Posted on Leave a comment

The Facussa

What is a Facussa?

The Facussa is a light slender tortarello-type snake melon exhibiting bands of dark splotching that still grown in and around the town of Carloforte on the Island of San Pietro in Sardinia, Italy. This Cucumis melo variety flexuous was brought from Tunisia by indigenous sailors. The heat-loving vines that produce a continuous harvest of long beautiful fruit that are consumed like cucumbers.

How did the Facussa get to Sardinia?

Sometime after 1500, after Italian sailors had colonized the islands around Sardinia, they brought over a group of Tunisians from Africa. Along with other things, these Tunisians brought with them seeds of a long somewhat striped cucumber that they called “Faguss” or “Faquss”, which in Arabic roughly translates to “cucumber”.

While the cucumber was favored by the inhabitants of its new home, the Tunisians were unfortunately not. Over time there was conflict between the Sardinians and the Tunisians, which resulted in the latter being sent back to their African homeland. Unlike the Tunisian inhabitants, what was not sent back was their cucumber. Now in the hands of the Italians, the name of this snake melon was Italianized to “Facussa”. The main town on San Pietro Island, Carloforte, offers this variety in its markets from June through late August.

How do I grow the Facussa?

After sourcing high quality seed and preparing the beds, prepare the seed for planting by pre-sprouting. Germinating the seed prior to planting can often save time, but be careful when handling seedlings as melons and cucumber have very delicate roots that are easily damaged and root shock will stunt plant growth. Plant seeds or seedlings in the soil when there is no longer any danger of frost.

As melons, the Facussa prefers full sun and plenty of above-ground heat and enjoy soils rich soils that drain well. When preparing the garden beds, keep in mind that the Fucussa vines are sensitive to overly wet roots, so should be grown in raised areas or hills in areas where the climate is cool and summer precipitation is abundant. While in dry hot climates, this cucumber-melon can be grown on level ground or in slightly lowered gardens.

The Facussa produces sprawling vines that require some dedicated space. The length of the fruit ranges from merely 6 inches (15cm) to several feet (over 1 meter) and each vine can easily cover 6 square feet (about 2 meters). Vines with smaller fruit will set cucumbers earlier while vines with longer fruit tend to set fruit later. The fruit of the Facussa is at prime fresh eating quality when 1.5 – 2 inches (4 – 5cm) in diameter at the widest (not longest) point. Similar to harvesting zucchini or a summer squash, pick early and often for a reliably high-quality crop of appealing cucumbers.

As the summer heat sets in, these heat-loving vines will produce fruit at an accelerated rate. Shade cloth is both unnecessary and unneeded. Though the longer vines can last longer into the season, in areas with a long warm season, planting every 4-6 weeks will ensure consistent harvests of fresh high-quality fruit.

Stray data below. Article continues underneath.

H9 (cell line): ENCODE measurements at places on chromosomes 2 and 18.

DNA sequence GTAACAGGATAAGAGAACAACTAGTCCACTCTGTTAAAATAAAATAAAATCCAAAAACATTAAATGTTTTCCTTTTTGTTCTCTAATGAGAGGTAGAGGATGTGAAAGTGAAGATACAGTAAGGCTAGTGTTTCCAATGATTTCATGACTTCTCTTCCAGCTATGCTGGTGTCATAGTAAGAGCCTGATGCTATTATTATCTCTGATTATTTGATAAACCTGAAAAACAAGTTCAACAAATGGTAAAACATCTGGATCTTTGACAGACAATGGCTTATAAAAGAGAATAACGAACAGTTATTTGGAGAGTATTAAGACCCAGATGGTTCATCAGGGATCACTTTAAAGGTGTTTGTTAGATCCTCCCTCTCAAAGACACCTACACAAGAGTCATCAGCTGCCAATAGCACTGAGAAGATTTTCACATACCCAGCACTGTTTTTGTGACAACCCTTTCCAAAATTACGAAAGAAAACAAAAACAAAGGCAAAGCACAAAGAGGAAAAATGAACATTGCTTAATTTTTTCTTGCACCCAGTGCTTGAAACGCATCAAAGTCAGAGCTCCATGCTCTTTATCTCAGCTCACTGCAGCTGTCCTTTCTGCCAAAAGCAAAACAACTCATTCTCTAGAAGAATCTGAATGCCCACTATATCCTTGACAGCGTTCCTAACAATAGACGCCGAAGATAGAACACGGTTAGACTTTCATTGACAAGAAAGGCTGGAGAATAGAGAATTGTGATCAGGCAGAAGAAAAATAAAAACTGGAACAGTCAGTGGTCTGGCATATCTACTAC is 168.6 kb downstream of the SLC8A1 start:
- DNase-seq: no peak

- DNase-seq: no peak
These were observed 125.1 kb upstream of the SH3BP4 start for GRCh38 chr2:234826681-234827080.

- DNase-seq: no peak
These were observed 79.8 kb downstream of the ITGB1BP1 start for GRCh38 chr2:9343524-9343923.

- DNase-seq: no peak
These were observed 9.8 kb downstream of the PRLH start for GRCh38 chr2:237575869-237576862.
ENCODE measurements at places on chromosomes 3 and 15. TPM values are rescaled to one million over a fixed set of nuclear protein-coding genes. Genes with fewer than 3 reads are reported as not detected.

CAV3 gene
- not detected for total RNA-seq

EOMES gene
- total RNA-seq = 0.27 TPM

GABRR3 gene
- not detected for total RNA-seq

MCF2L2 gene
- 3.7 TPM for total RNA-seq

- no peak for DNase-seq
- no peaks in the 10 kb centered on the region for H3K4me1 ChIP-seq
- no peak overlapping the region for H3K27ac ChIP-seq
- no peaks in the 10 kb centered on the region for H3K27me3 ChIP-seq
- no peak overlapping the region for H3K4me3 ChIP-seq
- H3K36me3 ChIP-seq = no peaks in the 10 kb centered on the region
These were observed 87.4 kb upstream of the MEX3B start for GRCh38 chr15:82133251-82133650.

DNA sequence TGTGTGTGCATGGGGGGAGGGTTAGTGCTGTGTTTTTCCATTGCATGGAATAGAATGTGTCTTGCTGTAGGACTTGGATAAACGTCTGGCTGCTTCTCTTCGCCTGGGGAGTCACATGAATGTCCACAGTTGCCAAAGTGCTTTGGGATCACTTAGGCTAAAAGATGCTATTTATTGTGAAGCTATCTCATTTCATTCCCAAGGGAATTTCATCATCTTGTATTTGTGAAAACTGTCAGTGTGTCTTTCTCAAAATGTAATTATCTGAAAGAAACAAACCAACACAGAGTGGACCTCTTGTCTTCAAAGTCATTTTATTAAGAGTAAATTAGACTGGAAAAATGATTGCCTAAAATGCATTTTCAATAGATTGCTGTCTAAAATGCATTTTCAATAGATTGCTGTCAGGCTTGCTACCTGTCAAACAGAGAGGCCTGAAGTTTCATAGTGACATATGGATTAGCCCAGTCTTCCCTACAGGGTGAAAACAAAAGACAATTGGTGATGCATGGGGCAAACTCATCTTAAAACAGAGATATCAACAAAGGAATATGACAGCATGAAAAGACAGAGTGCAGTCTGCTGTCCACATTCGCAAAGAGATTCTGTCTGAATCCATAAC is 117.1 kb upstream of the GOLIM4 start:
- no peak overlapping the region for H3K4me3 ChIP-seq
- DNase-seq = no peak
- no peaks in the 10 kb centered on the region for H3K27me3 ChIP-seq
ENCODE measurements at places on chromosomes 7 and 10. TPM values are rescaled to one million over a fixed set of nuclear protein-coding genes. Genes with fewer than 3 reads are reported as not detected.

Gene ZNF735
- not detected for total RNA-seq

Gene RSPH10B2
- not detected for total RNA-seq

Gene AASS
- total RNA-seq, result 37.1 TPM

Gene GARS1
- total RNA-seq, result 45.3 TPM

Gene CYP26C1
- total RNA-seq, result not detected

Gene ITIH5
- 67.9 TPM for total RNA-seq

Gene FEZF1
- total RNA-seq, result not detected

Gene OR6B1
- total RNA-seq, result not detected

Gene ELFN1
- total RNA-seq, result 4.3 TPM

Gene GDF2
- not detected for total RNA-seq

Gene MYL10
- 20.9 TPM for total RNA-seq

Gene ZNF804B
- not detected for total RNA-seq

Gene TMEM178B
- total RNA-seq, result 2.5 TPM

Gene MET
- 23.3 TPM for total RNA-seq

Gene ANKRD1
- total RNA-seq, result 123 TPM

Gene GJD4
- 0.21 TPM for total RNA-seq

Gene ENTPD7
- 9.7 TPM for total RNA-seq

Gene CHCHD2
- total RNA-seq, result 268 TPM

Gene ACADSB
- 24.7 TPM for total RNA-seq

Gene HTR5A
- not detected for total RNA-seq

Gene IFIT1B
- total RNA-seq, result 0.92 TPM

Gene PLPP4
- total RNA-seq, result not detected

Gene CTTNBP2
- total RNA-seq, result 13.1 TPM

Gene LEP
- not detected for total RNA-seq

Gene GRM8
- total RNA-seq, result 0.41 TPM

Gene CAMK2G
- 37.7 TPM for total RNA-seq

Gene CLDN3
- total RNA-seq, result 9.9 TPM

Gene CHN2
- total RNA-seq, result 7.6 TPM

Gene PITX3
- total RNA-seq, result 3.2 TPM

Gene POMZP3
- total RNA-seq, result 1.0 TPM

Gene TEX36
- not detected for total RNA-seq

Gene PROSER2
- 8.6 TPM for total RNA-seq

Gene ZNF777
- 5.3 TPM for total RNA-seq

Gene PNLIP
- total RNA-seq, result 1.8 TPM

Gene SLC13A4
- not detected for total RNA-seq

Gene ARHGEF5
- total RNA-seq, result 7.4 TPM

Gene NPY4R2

How do I save seed from my Facussa?

For seed saving, ensure that the Facussa is grown far from any other muskmelon, Armenian cucumber or any other type of Cucumis melo – regardless of the type. Allow the best fruit to ripen and grow large on the vine. Pick when the fruit changes color, begins to smell sweet, slips from the vine, begins to decay or a combination of any one of these factors. Once harvested, store fruit in a cool dry climate until harvesting seeds.

To harvest seeds, cut the fruit length-wise over a colander and scoop seeds out so they drop into the colander. Remove large pieces of inner membrane pulp from the seeds and knead any remaining seed/pulp to loosen the pulp. Rinse and repeat. If any gel membrane remains on the seeds, squeeze out as much liquid from the pulp mixture and set it aside in a jar to ferment for 12-24 hours, then empty into a colander and repeat kneading the pulp and rinsing out the seed. If needed, water winnow. When water winnowing, not all viable seed will always sink to the bottom of the container. Depending on the harvest, a large portion of the healthy viable seed will float near the top of the water. When seed is clean and rinsed, set it in a cool dry place. Once completely dry, dry winnow the seed to remove any light seed. Test seed germination, Label the container with the variety name and date, and store the processed seed in a cool dry place.

Source Information

For More Information about the Facussa, see:

Facussa Wikipedia Page (The picture was provided courtesy of Cucumber Shop)

Gordon Ramsay’s recipe for a Tunisian caponata, with the Facussa as a main ingredient:

History of the Facussa in Carloforte:

Scientific Gardener Blog Posts:

The Facussa

The Facussa in the Chicken Garden

YouTube videos about the Facussa:

The Facussa

The Facussa, Part 1,

The Facussa, Part 2

Leave a Reply

Your email address will not be published. Required fields are marked *